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The Rays Tank: Rays sign the pitcher formerly known as Fausto Carmona.

The Rays and RHP Roberto Hernandez agreed to a 1-year deal worth $3.25M

Jason Miller

The Rays made official Tuesday the signing of RHP Roberto Hernandez, formerly known as Fausto Carmona. The deal is a one year agreement reportedly worth $3.25-million, with additional incentives. Mark Topkin of the Tampa Bay Times first reported the signing, saying that it "remains unclear if Hernandez will take a spot at the back end of the rotation."

Indeed, it is possible that the Rays may use Hernandez as a 5th-starter type. His ground ball tendencies and quality stuff may play well at Tropicana Field where he will pitch in front of a far better defense than he ever boasted during his time in Cleveland. It is more likely however, that Hernandez will see significant time in the Rays bullpen, acting essentially as Wade Davis' replacement; eating innings when necessary and serving as injury or inability insurance for Jeff Niemann and Chris Archer, respectively.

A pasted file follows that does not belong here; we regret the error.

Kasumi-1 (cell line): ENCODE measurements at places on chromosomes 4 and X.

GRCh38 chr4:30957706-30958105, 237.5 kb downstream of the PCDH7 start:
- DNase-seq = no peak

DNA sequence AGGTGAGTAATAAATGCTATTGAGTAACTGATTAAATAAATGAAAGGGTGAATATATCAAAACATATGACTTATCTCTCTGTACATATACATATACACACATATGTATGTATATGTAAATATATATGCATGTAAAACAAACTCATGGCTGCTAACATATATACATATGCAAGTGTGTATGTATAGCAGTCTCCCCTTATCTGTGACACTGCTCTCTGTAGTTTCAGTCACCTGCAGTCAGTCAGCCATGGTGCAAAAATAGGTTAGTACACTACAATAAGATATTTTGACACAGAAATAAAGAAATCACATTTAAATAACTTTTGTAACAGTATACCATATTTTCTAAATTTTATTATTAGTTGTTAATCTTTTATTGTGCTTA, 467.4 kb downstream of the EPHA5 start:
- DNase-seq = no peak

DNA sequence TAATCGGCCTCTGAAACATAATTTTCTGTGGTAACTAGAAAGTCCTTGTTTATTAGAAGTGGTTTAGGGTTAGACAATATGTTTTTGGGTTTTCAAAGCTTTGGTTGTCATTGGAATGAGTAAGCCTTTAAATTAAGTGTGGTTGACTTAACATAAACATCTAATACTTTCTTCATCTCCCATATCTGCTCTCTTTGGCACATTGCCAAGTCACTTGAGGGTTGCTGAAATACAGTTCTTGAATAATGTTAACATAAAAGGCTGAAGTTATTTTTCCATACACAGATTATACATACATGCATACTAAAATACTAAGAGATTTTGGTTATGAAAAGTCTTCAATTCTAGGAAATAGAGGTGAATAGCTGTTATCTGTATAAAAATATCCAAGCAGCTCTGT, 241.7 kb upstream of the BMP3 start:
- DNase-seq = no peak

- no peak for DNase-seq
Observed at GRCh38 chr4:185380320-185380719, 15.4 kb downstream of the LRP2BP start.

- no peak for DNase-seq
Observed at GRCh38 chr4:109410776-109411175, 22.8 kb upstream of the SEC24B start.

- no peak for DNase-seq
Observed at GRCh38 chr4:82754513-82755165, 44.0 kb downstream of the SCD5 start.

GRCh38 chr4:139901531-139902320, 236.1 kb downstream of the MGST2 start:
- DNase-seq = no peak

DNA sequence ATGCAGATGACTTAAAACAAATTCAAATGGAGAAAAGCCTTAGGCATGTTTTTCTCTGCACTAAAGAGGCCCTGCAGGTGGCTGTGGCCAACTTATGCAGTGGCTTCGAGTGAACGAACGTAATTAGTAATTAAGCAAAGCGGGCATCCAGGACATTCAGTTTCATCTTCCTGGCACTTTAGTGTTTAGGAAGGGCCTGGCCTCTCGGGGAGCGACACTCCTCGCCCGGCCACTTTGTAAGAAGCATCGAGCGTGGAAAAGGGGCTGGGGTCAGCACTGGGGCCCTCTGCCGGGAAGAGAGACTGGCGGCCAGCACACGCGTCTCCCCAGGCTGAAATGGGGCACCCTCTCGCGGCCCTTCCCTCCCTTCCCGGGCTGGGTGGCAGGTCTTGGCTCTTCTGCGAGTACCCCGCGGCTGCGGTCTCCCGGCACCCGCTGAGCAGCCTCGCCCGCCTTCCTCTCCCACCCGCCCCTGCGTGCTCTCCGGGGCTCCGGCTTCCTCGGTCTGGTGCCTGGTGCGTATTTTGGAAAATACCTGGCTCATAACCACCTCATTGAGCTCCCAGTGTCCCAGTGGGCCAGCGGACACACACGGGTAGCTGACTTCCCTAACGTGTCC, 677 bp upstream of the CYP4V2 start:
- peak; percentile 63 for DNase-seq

Andrew Friedman likes the moves' potential upside.

"We feel like this is one of those risk-reward stories that makes a lot of sense for us," Friedman said. "Upside is really compelling."

"This guy has got really good stuff," Friedman said. "We feel he has the repertoire to get out right-handed and left-handed hitters. … It gives us a chance to add to our pitching depth, which is something that is a focus for us in a way that it hasn't been in recent years."

Tommy Rancel shared his thoughts on the signing at The Process Report, saying:

Expect changes to be made: mechanical, mental, and philosophical. At the same time, he comes already equipped with biggest piece of the puzzle—natural talent. Now all he has to do is figure out how the pieces fit.

Only time will tell if Hernandez can make those pieces fit, but with Benoit, Peralta and Rodney before him, the Rays have shown that they have the patience and ability to get the most out of raw natural talents. No doubt, the Rays organization has a knack for finding troubled pitchers and revitalizing them into dominant relievers, and with Hernandez they appear to have found themselves their next great reclamation project.